This battery has both the highest capacity and highest discharge and charge ratings of any I’ve tested. As a result, I had to beef up my load-generating abilities. I’ve typically used the MultiPlus II 2000 on the right side of the picture above. But, the 460 just shrugged at the less than 150 or so amps of load that a single inverter could generate. So, I went digging through my shelves of old gear and pulled out the behemoth Charles / Vanner IQ2600 that I pulled off Have Another Day. The two inverters were able to generate enough load to at least make the battery notice.
There’s a lot of data on the chart above, but shows how the battery stands up to a load. In this case, that load is about 3,500 watts of heaters. That 3,500 watts equates to around 280 amps of current at 12.7 or so volts. In the chart above, voltage is the blue line and it’s holding up nicely. When the load first hit, voltage dipped to about 12.9 volts. After 50 minutes of the load, and a drop of about 70 percent SOC, voltage is still holding over 12.7. In another good sign, the battery’s reported temperature has risen from 72 to 100 degrees during this sustained load.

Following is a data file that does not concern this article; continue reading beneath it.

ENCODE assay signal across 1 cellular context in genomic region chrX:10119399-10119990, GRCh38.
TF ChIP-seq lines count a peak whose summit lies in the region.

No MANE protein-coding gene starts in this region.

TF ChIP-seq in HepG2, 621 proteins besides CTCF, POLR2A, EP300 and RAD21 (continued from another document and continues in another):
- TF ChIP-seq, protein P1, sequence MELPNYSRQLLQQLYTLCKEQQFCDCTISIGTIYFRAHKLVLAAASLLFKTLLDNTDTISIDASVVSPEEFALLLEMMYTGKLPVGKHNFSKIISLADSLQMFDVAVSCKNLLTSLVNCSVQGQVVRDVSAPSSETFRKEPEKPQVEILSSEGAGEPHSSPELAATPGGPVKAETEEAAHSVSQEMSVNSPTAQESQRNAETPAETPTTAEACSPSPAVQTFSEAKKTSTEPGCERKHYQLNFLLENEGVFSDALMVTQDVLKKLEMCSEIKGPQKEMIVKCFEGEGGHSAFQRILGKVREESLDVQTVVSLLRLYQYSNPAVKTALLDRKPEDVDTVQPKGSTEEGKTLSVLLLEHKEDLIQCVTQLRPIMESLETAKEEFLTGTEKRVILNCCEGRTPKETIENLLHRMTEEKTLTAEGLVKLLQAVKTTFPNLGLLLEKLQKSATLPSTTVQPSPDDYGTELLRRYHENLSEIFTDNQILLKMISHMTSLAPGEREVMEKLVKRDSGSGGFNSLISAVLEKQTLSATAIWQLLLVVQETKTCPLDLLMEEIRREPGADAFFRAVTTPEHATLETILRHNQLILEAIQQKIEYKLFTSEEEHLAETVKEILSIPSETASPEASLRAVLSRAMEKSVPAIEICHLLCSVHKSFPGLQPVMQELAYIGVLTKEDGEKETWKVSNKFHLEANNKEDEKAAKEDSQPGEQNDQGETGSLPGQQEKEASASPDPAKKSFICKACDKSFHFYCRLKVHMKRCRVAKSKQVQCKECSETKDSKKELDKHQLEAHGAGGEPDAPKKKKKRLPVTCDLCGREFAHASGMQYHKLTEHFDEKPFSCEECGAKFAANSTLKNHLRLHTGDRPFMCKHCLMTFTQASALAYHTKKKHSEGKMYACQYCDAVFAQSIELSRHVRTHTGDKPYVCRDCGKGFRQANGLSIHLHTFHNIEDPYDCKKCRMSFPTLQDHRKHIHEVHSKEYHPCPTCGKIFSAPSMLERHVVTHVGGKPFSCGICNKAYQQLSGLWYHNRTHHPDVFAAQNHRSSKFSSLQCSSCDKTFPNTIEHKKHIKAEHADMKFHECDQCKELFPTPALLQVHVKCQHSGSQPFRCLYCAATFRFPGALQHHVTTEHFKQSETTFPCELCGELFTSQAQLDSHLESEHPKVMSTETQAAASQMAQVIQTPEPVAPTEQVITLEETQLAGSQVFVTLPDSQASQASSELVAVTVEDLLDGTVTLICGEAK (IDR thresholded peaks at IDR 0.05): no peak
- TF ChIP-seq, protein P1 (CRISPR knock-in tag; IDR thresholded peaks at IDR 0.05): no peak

I took the thermal image above after discharging the battery at just over 300 amps for about an hour and 15 minutes. As you can see, the heat sink on the top of the battery got quite warm. Interestingly, you can also see a hot spot where the fuse resides on the left side of the battery. Lastly, all the connections are pretty warm, not shocking in light of how much current they’re passing. Bear in mind that I’m pulling far more current from this single battery than is likely in most scenarios. Deployed in even a 2P configuration, it’s doubtful the battery would ever see these types of load. My testing represents worst-case scenario loads and the battery has stood up to those loads admirably.